Google has done very well integrating with mobile, and we’re not talking about Android. That’s a separate item altogether and the fact that they have a mobile OS with half a million new activations a day has little bearing on Google+. The mobile integration we’re talking about is specifically with life-tools. They could do more, but the ways that Google has integrated voice, search, and localization have been strong – I’d rate them a B+.
Google+ has the potential to bring everything in our personal (and potentially business) lives full circle to be managed and monitored from smartphones, tablets, netbooks, and laptops – basically anything that can be put in a pocket or a bag and toted around while we live.
Simply stated, the Instant Upload feature is beautiful. Images and videos taken on mobile devices are pushed to a private album on Google+. This is done in the background. When ready, users can go through their album and decide which items to post, how to post them, and who to post them for.
Huddle, mentioned above, has the ability to consolidate mobile communication in a way that Facebook hasn’t. Sure, Facebook Message has the same basic ability, but it lacks elegance and has yet to be the game-changer it was billed as. Just another chat area. While I don’t have the stats on how many users have integrated their Facebook email address into it, I would guess that adoption has been minimal.
People are using Facebook on mobile devices like crazy, but that’s not necessarily because Facebook has done a good job on mobile. Places was a strong play. Tagging was excellent. Checking in is fun for many but it’s such a small part of the location-based pie that it can be easily eclipsed. Google may not do any better, but the tools are coming and they look strong. We may see a Google+ iPad app before we see a Facebook one. It’s unlikely, but until I see it in the App Store I’m taking nothing for granted.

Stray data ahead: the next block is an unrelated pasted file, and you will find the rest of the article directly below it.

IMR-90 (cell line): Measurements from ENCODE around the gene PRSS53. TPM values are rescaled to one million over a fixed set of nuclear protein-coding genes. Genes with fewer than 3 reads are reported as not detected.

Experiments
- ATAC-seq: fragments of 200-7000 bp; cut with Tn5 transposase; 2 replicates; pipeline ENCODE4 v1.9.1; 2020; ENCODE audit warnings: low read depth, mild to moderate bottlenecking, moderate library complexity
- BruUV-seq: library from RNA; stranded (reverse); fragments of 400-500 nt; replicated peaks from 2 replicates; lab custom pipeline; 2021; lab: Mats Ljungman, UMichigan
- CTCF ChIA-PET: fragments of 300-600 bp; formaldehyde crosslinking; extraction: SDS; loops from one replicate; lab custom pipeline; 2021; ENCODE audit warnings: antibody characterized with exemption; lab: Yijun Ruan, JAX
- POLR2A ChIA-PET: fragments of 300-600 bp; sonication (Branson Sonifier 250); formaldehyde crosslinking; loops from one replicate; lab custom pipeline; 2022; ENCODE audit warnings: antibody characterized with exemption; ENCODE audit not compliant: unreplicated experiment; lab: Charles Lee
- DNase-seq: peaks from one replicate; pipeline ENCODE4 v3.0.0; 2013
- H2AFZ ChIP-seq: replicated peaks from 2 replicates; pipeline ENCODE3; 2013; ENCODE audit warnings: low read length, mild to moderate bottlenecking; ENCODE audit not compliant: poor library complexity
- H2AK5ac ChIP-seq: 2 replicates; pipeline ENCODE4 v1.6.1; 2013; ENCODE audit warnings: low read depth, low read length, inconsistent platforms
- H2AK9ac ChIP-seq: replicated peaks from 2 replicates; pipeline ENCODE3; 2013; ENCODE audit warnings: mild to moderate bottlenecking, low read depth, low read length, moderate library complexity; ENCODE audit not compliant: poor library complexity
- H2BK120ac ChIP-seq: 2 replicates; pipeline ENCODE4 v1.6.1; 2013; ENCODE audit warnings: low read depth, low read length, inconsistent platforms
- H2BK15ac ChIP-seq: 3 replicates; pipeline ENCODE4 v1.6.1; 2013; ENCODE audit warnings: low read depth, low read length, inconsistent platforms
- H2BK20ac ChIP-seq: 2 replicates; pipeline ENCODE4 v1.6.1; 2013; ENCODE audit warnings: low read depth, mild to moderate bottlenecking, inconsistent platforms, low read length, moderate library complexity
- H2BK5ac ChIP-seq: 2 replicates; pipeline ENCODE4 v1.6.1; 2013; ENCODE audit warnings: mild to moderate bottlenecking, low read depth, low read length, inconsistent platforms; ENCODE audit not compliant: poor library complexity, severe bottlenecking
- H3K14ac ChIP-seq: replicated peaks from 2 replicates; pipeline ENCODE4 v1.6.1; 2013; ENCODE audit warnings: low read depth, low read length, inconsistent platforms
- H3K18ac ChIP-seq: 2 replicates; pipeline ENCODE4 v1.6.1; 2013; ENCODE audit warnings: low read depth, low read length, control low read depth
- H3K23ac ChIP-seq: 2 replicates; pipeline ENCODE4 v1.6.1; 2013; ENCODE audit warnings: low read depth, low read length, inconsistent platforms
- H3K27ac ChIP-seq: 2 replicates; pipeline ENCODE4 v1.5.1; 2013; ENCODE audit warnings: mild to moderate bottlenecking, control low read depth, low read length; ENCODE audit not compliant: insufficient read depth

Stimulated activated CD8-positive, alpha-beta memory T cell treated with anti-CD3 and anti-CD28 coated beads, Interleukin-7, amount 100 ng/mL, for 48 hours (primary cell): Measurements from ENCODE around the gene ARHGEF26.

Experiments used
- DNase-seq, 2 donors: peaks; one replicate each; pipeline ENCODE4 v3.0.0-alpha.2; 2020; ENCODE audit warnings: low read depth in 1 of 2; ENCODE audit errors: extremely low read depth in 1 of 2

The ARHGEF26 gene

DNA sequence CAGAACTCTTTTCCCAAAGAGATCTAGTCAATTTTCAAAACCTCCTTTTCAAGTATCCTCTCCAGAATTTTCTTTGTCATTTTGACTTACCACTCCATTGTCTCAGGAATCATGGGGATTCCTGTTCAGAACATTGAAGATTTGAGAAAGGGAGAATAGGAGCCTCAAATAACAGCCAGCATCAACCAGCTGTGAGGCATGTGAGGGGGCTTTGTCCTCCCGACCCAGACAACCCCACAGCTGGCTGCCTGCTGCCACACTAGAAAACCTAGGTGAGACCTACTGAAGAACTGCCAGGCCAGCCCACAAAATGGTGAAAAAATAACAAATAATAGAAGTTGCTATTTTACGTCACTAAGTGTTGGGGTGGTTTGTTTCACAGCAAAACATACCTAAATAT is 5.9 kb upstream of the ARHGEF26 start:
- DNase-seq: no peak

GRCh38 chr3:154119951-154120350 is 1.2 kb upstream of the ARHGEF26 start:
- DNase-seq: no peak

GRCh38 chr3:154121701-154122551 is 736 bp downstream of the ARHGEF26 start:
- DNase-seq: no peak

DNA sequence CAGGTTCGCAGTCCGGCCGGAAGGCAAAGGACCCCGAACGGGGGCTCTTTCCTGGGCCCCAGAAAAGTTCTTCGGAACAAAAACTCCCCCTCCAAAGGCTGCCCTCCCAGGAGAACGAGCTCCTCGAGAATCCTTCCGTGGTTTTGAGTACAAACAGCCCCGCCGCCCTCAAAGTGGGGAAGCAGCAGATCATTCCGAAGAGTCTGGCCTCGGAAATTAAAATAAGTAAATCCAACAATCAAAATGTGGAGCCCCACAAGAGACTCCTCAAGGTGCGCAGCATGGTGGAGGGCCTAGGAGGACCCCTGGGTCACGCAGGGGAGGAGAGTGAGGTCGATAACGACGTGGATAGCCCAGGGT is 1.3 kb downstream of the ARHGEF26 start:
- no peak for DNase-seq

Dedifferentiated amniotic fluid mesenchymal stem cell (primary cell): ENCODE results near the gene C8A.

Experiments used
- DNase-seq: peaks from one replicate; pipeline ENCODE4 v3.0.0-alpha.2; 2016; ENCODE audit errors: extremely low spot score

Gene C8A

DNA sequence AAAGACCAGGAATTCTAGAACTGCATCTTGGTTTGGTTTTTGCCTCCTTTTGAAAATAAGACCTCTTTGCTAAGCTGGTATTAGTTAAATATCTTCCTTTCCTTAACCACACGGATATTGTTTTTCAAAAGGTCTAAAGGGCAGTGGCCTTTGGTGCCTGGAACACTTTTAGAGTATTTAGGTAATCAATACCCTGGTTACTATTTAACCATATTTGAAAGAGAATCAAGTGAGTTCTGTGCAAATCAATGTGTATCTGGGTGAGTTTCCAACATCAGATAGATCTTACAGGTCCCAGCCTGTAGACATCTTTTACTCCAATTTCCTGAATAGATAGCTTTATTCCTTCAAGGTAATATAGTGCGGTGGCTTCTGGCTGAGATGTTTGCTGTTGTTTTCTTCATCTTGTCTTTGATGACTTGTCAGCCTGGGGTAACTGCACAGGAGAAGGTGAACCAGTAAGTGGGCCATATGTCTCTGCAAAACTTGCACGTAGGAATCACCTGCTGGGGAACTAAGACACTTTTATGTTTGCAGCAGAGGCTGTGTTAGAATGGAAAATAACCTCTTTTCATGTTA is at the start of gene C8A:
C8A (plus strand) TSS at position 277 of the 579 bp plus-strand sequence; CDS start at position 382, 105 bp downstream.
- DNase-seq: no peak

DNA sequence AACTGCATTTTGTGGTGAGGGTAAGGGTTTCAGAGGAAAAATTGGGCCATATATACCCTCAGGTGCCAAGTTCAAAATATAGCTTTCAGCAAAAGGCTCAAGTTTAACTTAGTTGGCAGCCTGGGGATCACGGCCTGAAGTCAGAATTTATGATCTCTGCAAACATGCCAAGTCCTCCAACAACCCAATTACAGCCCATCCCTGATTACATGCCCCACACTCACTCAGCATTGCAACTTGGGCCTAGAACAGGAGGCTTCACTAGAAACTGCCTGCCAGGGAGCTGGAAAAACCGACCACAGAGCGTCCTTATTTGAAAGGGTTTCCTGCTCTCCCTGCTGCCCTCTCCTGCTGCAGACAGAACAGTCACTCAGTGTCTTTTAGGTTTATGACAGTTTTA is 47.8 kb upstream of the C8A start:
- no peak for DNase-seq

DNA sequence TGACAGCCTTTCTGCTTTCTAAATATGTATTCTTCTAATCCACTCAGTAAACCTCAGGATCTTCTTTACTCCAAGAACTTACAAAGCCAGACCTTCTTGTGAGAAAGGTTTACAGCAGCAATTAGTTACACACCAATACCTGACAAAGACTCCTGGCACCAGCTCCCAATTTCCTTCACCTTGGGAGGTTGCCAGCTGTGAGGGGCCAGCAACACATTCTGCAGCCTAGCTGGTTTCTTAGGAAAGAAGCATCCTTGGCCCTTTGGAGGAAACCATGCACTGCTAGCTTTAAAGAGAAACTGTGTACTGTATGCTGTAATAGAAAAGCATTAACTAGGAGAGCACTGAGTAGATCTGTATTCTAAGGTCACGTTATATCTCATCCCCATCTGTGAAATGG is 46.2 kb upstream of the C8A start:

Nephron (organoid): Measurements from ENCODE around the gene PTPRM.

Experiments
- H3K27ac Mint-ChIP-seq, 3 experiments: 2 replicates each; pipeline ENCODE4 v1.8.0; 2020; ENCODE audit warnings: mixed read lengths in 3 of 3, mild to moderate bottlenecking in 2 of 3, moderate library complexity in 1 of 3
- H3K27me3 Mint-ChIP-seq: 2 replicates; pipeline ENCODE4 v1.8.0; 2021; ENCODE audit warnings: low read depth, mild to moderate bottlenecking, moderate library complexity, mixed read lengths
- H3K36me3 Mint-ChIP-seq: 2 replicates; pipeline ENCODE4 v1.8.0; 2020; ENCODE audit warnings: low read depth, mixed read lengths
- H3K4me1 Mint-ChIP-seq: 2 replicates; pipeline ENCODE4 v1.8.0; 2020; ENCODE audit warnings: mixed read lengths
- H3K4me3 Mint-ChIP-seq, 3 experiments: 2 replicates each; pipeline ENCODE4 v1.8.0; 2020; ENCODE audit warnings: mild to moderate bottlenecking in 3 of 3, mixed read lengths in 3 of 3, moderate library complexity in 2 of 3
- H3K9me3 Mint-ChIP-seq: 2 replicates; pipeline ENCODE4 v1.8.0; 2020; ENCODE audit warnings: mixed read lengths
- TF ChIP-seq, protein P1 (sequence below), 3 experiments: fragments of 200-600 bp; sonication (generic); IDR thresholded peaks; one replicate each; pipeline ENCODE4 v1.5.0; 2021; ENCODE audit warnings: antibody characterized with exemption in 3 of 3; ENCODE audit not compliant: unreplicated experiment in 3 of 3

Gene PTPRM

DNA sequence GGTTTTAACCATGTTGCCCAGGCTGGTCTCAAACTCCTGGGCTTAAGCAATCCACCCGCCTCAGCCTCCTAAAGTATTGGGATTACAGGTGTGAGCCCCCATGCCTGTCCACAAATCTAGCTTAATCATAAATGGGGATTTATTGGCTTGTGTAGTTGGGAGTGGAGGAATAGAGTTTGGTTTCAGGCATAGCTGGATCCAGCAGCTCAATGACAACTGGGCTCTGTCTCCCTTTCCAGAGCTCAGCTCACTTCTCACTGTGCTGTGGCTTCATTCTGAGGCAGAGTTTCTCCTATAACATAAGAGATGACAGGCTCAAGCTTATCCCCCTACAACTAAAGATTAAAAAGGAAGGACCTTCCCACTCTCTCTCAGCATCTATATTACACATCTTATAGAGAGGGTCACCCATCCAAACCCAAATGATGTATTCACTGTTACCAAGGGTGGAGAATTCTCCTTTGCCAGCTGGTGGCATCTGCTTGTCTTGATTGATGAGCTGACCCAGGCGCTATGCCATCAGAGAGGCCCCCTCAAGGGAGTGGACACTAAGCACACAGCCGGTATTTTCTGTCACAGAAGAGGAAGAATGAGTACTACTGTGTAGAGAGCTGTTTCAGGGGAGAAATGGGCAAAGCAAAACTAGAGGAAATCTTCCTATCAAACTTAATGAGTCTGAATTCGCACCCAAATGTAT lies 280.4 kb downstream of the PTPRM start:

People often confuse “local” and “mobile”. They’re so closely tied together that some often don’t realize that there’s a distinct difference between having apps and interfaces that work on mobile devices and having software that is GPS-driven with databases of information about every square mile of most major cities in the country and across the world.
Google has local integration heading in the right direction. Facebook has Places and checkins. The difference is gigantic. Currently, Facebook’s strength is that it makes it easy to see what friends and random people are saying about various locations. Tagging allows people to socialize online while in the same venue. Pictures, videos, and status updates makes Facebooking while at a restaurant with friends fun.
Google+ will be able to the same and more.
Many businesses are on Facebook. Most venues have their own page. The amount of data about these local venues is amazing, but it’s not in the same galaxy as Google. EVERY business, organization, and venue is on Google, and the data about each is staggering. For every tip or comment about a venue on Facebook, there are 20 reviews of the same place on Google. Adding Google+ to the mix brings the localization of social networking full circle.